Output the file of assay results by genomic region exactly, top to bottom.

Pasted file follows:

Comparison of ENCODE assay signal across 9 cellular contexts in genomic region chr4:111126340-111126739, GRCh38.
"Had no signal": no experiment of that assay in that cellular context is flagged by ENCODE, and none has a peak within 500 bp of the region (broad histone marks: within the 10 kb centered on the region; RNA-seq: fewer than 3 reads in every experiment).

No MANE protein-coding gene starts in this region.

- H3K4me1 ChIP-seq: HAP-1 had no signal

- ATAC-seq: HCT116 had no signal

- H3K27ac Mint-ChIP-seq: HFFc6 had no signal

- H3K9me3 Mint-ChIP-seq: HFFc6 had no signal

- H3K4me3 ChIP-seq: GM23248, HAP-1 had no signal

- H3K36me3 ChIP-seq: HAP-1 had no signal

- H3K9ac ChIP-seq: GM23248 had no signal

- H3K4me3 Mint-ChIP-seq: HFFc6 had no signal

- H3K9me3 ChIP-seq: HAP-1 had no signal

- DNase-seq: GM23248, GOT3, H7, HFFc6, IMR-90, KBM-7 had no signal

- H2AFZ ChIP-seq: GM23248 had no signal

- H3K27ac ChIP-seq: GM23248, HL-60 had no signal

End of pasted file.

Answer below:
Comparison of ENCODE assay signal across 9 cellular contexts in genomic region chr4:111126340-111126739, GRCh38.
"Had no signal": no experiment of that assay in that cellular context is flagged by ENCODE, and none has a peak within 500 bp of the region (broad histone marks: within the 10 kb centered on the region; RNA-seq: fewer than 3 reads in every experiment).

No MANE protein-coding gene starts in this region.

- H3K4me1 ChIP-seq: HAP-1 had no signal

- ATAC-seq: HCT116 had no signal

- H3K27ac Mint-ChIP-seq: HFFc6 had no signal

- H3K9me3 Mint-ChIP-seq: HFFc6 had no signal

- H3K4me3 ChIP-seq: GM23248, HAP-1 had no signal

- H3K36me3 ChIP-seq: HAP-1 had no signal

- H3K9ac ChIP-seq: GM23248 had no signal

- H3K4me3 Mint-ChIP-seq: HFFc6 had no signal

- H3K9me3 ChIP-seq: HAP-1 had no signal

- DNase-seq: GM23248, GOT3, H7, HFFc6, IMR-90, KBM-7 had no signal

- H2AFZ ChIP-seq: GM23248 had no signal

- H3K27ac ChIP-seq: GM23248, HL-60 had no signal